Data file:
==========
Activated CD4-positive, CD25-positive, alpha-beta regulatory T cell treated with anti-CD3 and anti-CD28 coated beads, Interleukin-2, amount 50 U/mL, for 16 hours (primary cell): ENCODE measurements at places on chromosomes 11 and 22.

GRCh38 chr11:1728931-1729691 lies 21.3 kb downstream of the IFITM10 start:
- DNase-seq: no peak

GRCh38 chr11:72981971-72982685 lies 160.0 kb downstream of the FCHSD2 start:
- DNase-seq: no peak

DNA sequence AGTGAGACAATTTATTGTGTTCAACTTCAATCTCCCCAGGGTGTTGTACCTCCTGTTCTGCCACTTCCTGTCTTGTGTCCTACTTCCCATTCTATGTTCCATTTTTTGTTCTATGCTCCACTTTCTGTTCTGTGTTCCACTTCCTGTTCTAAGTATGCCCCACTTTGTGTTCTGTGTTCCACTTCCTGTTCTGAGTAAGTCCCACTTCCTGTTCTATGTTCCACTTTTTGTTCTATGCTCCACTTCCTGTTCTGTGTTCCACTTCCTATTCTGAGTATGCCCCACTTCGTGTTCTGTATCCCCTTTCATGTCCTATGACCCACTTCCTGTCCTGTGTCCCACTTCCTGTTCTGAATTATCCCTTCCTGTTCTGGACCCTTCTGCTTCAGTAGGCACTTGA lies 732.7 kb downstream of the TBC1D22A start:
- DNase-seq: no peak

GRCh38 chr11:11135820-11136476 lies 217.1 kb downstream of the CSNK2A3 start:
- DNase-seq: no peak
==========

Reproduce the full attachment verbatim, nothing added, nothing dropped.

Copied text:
Activated CD4-positive, CD25-positive, alpha-beta regulatory T cell treated with anti-CD3 and anti-CD28 coated beads, Interleukin-2, amount 50 U/mL, for 16 hours (primary cell): ENCODE measurements at places on chromosomes 11 and 22.

GRCh38 chr11:1728931-1729691 lies 21.3 kb downstream of the IFITM10 start:
- DNase-seq: no peak

GRCh38 chr11:72981971-72982685 lies 160.0 kb downstream of the FCHSD2 start:
- DNase-seq: no peak

DNA sequence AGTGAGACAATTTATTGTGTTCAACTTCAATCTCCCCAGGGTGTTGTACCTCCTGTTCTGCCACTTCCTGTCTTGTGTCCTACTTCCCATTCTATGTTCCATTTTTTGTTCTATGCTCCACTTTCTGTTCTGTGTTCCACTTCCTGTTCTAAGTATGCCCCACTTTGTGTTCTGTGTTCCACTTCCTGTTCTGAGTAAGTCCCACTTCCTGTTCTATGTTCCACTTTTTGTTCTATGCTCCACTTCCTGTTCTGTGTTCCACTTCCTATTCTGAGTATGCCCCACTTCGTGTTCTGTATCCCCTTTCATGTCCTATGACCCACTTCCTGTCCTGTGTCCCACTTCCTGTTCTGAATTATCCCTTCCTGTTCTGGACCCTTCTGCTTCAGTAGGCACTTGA lies 732.7 kb downstream of the TBC1D22A start:
- DNase-seq: no peak

GRCh38 chr11:11135820-11136476 lies 217.1 kb downstream of the CSNK2A3 start:
- DNase-seq: no peak